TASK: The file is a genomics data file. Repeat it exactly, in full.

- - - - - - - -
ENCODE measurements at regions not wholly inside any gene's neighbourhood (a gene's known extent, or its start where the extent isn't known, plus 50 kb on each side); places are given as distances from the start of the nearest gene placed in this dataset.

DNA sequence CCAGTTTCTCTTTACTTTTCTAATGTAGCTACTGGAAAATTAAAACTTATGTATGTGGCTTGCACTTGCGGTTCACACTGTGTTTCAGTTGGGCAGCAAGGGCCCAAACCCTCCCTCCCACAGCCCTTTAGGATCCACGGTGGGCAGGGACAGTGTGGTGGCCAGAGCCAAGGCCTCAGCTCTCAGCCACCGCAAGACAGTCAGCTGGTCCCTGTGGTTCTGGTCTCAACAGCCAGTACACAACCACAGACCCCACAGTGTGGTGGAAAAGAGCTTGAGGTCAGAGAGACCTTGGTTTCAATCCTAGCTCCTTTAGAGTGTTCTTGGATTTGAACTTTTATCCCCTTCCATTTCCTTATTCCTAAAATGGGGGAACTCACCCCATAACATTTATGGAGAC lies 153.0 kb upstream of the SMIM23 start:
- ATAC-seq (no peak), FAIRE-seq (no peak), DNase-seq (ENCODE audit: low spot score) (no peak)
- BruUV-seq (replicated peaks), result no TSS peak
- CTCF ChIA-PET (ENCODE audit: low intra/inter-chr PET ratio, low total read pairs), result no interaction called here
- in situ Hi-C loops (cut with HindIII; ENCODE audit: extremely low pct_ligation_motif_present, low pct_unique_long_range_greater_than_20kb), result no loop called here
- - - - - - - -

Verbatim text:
ENCODE measurements at regions not wholly inside any gene's neighbourhood (a gene's known extent, or its start where the extent isn't known, plus 50 kb on each side); places are given as distances from the start of the nearest gene placed in this dataset.

DNA sequence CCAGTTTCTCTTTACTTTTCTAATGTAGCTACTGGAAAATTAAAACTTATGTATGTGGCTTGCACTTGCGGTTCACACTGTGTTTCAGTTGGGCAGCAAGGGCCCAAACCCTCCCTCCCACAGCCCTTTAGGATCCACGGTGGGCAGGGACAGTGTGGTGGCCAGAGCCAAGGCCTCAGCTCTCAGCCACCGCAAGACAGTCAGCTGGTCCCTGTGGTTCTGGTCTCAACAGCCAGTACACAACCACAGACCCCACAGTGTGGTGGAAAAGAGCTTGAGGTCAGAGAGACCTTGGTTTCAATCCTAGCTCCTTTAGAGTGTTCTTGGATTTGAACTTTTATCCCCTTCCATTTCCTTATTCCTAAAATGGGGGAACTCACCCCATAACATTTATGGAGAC lies 153.0 kb upstream of the SMIM23 start:
- ATAC-seq (no peak), FAIRE-seq (no peak), DNase-seq (ENCODE audit: low spot score) (no peak)
- BruUV-seq (replicated peaks), result no TSS peak
- CTCF ChIA-PET (ENCODE audit: low intra/inter-chr PET ratio, low total read pairs), result no interaction called here
- in situ Hi-C loops (cut with HindIII; ENCODE audit: extremely low pct_ligation_motif_present, low pct_unique_long_range_greater_than_20kb), result no loop called here